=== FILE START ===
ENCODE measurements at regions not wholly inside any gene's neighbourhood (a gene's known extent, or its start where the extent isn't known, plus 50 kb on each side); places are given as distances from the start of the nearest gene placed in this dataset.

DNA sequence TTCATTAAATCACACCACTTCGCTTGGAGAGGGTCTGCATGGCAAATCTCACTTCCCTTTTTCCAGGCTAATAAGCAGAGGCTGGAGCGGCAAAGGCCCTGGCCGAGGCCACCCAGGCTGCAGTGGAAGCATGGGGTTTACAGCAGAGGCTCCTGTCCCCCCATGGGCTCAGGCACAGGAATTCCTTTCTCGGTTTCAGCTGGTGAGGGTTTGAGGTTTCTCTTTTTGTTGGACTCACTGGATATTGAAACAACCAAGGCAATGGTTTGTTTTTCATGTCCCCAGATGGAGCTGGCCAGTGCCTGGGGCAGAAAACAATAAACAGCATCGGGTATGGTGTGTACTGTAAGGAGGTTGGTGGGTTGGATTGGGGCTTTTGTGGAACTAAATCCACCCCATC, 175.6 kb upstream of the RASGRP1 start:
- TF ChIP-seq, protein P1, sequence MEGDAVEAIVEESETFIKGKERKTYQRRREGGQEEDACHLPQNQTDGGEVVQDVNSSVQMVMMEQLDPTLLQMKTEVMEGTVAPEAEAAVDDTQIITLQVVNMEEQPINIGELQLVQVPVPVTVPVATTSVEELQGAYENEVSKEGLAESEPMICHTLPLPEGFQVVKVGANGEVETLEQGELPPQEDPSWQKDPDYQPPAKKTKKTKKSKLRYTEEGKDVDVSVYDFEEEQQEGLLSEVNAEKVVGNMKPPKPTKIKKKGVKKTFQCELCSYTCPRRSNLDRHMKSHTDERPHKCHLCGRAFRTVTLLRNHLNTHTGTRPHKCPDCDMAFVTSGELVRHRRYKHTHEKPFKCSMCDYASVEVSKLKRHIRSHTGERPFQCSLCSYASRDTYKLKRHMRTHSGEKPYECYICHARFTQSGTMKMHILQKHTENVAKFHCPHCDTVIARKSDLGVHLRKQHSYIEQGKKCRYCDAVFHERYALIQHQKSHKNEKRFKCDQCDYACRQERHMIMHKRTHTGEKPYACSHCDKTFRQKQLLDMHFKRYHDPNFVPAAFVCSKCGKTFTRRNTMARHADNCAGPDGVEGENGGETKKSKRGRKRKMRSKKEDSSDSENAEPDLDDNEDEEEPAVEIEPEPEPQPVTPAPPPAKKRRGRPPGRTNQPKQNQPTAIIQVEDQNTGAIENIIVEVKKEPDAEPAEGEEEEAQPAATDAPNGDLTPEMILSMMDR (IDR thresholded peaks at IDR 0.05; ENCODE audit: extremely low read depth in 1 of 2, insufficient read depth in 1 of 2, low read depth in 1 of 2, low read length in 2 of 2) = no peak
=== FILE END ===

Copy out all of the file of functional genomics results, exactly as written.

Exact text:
ENCODE measurements at regions not wholly inside any gene's neighbourhood (a gene's known extent, or its start where the extent isn't known, plus 50 kb on each side); places are given as distances from the start of the nearest gene placed in this dataset.

DNA sequence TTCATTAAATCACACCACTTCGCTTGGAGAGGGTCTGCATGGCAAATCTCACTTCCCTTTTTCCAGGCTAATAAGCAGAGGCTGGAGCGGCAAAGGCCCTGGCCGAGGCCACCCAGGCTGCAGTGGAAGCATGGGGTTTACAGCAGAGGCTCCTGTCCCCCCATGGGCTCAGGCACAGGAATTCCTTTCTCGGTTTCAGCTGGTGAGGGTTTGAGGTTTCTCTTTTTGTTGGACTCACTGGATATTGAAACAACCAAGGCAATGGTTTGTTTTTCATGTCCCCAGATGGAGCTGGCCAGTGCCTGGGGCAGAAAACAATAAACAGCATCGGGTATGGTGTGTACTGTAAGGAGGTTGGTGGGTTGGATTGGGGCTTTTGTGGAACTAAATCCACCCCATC, 175.6 kb upstream of the RASGRP1 start:
- TF ChIP-seq, protein P1, sequence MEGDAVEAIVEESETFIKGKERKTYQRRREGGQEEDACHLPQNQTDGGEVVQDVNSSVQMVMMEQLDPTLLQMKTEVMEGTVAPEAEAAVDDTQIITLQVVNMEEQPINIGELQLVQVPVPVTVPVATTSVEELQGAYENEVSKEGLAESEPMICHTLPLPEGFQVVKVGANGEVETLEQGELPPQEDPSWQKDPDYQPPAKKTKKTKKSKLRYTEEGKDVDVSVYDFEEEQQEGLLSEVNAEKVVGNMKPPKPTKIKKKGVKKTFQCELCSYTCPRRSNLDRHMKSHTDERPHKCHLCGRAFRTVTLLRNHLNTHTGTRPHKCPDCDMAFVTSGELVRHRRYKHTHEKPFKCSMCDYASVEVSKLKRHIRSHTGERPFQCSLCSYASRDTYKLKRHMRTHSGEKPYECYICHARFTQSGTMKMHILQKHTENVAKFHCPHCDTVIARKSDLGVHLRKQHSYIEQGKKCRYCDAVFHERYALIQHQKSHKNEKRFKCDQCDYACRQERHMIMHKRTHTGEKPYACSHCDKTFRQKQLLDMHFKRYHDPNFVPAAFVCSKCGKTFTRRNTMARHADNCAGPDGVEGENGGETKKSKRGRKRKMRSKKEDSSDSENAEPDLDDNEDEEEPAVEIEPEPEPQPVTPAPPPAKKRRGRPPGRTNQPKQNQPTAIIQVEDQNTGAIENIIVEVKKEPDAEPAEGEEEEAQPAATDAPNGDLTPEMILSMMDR (IDR thresholded peaks at IDR 0.05; ENCODE audit: extremely low read depth in 1 of 2, insufficient read depth in 1 of 2, low read depth in 1 of 2, low read length in 2 of 2) = no peak